This blog was contributed by Clive Newton, Age UK’s National Development Manager – Care and Communities.
Five years on from the publication of Putting People First and Transforming Social Care, it’s time to take stock. Have older people entered the promised land of choice and control? Are they receiving personalised services, tailored to their individual needs and preferences? Did the £520m Social Care Reform Grant deliver the intended transformation in the way care and support is designed and delivered?
Unfortunately, from the point of view of most older people with care and support needs, the answer to all these questions is a resounding ‘no’. There hasn’t been a ‘strategic shift to prevention and earlier intervention’. The system remains crisis-driven, with ever-tightening eligibility criteria. Self-funders receive little or no support. And even those older people who are eligible for a personal budget rarely experience any real sense of choice and control. What went wrong? Continue reading “Is personalisation failing older people?”
This guest blog was contributed by Occupational Therapist, Chrissy Bishop.
As an occupational therapist working in intermediate care, a common predicament occurring in health care environments is the constant battle with prejudices and age discrimination, consequently in meeting the needs of people over age 85: the ‘oldest old’ (or as some refer to this age group, the ‘frail elderly’).
When planning discharge and care for an over-85 client, a fundamental dilemma of the multi-disciplinary team is establishing rehabilitation needs. This means making an informed decision and estimating how they will manage at home, and assessing their ability to regain independence in activities of daily living.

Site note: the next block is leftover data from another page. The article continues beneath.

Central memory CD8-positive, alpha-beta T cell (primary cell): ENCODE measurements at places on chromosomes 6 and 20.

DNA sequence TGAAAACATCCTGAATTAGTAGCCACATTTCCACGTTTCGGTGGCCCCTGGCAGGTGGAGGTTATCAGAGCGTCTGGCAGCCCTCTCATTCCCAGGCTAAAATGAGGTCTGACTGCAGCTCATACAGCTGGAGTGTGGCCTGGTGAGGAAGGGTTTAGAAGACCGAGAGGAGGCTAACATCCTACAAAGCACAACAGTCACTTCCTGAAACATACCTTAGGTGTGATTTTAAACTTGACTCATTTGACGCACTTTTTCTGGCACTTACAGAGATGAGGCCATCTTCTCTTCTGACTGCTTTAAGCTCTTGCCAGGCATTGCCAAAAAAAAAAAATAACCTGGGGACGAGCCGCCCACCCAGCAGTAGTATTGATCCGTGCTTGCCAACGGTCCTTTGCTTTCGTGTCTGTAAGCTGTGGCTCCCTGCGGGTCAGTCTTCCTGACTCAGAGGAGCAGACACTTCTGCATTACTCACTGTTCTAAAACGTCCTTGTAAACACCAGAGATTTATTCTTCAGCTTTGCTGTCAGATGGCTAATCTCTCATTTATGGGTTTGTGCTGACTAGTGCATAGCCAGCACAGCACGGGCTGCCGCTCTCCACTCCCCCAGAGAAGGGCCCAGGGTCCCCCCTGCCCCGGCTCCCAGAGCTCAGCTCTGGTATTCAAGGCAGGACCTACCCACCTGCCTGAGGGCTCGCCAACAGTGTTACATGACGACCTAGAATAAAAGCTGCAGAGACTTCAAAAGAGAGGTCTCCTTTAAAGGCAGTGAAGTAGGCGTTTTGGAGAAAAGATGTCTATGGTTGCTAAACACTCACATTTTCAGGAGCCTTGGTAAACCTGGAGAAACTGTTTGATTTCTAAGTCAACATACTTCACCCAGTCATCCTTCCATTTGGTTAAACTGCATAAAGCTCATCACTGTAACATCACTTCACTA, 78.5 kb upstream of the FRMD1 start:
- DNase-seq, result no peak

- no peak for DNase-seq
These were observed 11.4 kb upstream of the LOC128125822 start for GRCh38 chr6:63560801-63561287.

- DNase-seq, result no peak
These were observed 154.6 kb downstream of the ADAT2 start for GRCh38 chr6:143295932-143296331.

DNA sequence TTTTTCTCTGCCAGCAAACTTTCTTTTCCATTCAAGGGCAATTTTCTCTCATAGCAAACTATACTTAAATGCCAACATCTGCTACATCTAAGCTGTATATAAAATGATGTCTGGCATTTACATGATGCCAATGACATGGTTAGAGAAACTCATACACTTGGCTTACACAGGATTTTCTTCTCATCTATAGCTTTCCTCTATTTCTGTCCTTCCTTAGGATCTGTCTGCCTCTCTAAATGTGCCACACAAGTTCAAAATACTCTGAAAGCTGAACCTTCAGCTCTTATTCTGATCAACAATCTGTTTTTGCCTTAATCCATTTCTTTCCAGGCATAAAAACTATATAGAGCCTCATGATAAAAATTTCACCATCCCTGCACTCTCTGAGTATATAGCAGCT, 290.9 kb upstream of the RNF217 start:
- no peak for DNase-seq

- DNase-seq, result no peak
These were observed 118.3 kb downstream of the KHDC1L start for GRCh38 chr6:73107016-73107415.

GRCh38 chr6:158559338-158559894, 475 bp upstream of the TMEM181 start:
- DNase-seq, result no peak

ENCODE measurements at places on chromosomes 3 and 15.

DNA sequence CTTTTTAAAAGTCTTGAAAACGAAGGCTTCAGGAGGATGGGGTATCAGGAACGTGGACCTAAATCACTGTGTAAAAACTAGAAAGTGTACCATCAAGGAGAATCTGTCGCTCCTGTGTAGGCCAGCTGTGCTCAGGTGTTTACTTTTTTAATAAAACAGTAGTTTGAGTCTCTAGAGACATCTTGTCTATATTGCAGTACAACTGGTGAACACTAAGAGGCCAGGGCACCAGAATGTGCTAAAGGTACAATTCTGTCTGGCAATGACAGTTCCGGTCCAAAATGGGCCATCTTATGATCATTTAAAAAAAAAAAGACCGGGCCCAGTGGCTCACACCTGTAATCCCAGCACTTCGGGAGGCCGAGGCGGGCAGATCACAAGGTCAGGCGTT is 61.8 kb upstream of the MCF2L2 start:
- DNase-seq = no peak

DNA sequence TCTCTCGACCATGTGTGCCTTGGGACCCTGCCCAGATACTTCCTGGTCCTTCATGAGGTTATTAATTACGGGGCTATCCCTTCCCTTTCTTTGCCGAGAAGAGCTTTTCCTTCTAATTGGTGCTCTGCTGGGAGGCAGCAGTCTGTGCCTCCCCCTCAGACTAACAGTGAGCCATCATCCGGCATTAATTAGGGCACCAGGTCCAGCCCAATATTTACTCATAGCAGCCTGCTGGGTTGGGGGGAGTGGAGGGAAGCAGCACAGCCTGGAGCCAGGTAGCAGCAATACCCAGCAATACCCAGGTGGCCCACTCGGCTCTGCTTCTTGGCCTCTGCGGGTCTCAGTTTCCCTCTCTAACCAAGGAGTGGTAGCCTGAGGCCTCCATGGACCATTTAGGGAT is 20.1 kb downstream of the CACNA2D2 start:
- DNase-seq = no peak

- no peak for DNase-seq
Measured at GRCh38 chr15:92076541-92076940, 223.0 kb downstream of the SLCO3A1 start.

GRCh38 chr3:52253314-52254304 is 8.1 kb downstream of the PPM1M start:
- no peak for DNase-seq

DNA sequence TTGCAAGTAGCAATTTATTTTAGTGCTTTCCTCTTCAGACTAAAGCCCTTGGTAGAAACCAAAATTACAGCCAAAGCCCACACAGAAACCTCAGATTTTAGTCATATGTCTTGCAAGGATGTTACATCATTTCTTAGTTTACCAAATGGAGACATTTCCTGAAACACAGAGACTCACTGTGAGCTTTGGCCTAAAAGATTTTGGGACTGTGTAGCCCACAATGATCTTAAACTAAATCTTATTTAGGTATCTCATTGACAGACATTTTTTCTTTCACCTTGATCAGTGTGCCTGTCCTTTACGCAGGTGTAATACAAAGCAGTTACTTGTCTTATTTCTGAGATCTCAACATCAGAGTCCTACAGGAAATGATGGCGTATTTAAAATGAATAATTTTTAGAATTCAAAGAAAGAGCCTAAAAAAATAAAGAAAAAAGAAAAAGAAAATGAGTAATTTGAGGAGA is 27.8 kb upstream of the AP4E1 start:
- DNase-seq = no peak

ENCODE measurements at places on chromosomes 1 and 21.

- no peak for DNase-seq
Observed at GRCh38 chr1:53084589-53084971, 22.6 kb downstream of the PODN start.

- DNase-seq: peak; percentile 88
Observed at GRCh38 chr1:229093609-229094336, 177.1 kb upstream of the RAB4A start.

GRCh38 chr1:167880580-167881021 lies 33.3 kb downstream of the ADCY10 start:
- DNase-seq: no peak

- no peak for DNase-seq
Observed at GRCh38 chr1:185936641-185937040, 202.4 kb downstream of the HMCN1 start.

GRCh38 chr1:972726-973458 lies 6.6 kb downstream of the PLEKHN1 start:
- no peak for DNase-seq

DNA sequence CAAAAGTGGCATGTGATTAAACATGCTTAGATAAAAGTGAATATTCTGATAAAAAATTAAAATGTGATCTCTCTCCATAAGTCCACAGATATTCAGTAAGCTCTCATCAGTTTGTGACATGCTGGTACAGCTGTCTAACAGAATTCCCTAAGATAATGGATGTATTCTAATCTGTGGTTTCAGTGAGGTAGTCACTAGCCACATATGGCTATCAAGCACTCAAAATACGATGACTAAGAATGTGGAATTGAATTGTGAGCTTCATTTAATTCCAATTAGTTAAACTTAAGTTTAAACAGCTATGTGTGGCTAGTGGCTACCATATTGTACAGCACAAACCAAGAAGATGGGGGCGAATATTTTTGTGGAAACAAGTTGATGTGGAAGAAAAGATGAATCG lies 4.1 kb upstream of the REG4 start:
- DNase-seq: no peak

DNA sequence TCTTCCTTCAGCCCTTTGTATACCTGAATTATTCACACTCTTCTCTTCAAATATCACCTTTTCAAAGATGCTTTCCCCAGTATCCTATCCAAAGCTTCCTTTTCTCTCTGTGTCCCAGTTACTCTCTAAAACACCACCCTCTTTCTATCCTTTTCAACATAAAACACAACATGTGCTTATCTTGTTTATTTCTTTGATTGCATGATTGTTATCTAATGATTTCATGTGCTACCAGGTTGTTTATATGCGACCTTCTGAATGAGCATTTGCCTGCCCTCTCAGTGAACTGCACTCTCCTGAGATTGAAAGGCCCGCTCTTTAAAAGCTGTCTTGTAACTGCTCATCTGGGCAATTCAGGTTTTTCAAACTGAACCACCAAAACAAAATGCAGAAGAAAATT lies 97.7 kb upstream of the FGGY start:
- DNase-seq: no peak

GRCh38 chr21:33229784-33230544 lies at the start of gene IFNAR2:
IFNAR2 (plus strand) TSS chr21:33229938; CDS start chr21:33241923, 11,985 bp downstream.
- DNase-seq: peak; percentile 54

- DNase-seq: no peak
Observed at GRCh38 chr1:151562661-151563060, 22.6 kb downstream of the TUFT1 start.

Unfortunately, it is not uncommon for unintentional age discrimination to occur, fundamentally related to the capability of the oldest old of engaging in a rehabilitative treatment plan to maximise their level of independence in their preferred home environment.
In retrospect, why does this age discrimination still occur? We need to challenge our assumptions about people.
Rehabilitation teams need to continually ask questions such as:
Exactly what is the reasoning for your 100 year old patient who has recently fallen to go into a care home?
Would you consider this change of home environment for a “faller” in their 60s or 70s?
Do you consider loneliness when discharging the oldest old back home?
Is your patient educated on the effects of the medications they take, and has anyone looked at possible medication interactions?
This guest blog was contributed by Julia Unwin, Chief Executive of the Joseph Rowntree Foundation. This forms part of our Expert Series which highlights the work of those influencing, designing, commissioning and delivering services for people in later life.
This decade is one of transition – transition as we adapt to our economic circumstances, transition as we try to reduce the impact of climate change, and
transition as we conserve resources of all kinds. But it is also a time of transition in terms of demography.